Artificial intelligence and machine learning essential in the fight against fraud
Digitization has picked up considerable speed in recent years. During the pandemic, this change in the financial industry accelerated dramatically. At the same time, the increased digital exchange also represents a gateway for fraudsters. However, the number of money laundering cases was already on the rise before financial service providers were forced to move their operations to remote workplaces.
Already in the first six months of 2020, money laundering fines worldwide reached more than $700 million. That’s nearly double the 2019 figure ($444 million)[i]. While the fines are small relative to industry turnover, the damage caused by lost customer confidence and business disruption is significant. To mitigate this damage, banks spend an average of $48 million each year on know-your-customer (KYC) and anti-money laundering processes.[ii] off. This high level of spending explains why financial institutions are consolidating their strategies to reduce overall risk – and have restricted offerings to certain sectors.
However, excluding a market or a sector is not an optimal solution. For example, many financial institutions have adopted artificial intelligence (AI)-based approaches to combat the rise of money laundering. However, this also brings some challenges:
As part of a study, Banking Circle spoke to 300 senior decision makers in European banks in November 2020. At the same time, many were convinced that AI implementation to date has been far too inconsistent and may be jeopardizing business goals.
In addition, resilient implementations are hampered by increasingly tight IT budgets. Nevertheless, respondents believe that AI and machine learning (ML) will be essential in the fight against money laundering in the future.
AI-based approaches on the rise
Compliance is often seen as a necessary evil. However, compliance can be leveraged to drive business and significantly improve efficiency. Traditional rules-based processes capture only one element of a transaction, resulting in false positive rates of 97 to 99 percent. AI and ML significantly improve the precision of the rules used in previous automated anti-money laundering processes. This is because they provide a number of indicators that point to possible risks. This reduces false alarms while meeting compliance criteria and successfully combating financial crime. In addition, the workload is reduced, freeing up resources among employees. These can in turn be used to focus on other areas, such as expanding customer relationships.
By now, many financial institutions have started implementing AI-based approaches. This is to combat the rise in money laundering. Many banks want processes that automatically apply machine learning techniques to data collected throughout the transaction chain. Up to now, this has generally only been done for selected parts of the process.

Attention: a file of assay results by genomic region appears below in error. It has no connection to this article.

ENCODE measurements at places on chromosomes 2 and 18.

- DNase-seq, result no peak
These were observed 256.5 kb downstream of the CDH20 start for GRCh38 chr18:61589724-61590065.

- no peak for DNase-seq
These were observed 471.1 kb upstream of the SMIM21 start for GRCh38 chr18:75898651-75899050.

Companies can only take full advantage of operational efficiencies if they look at the big picture. They need to start thinking holistically about the role of money laundering and compliance within digital transformation. However, it is not easy to introduce new approaches to prevent money laundering amidst the current changes in the banking industry. That’s because traditional banks are being held back by a mix of outdated IT, shrinking IT budgets and poor data quality.
Achieving success faster together
In the fight against money laundering, partnerships are the key to success. Financial service providers need to consider both domestic and international collaborations to share data and approaches to combat increasingly sophisticated international criminal organizations.
“In the fight against money laundering, partnerships are the key to success.”
Merging data is an essential element for successful AI and ML. However, it requires that the data are clean, well labelled and from reliable sources. Finally, this data must be properly managed and interpreted. Nearly one in four (24 percent) respondents said that poor data quality is a major problem for the success of their IT strategy. They estimate that up to 15 percent of real-time transactions are blocked due to bad data about recipients or initiators of transactions.
For anti-money laundering processes to be efficient and effective, data quality must improve dramatically. Cross-industry collaboration is the best way to bring about this change.
The white paper “Better by design? Re-thinking AML for a digital age” with additional information is available for download here.
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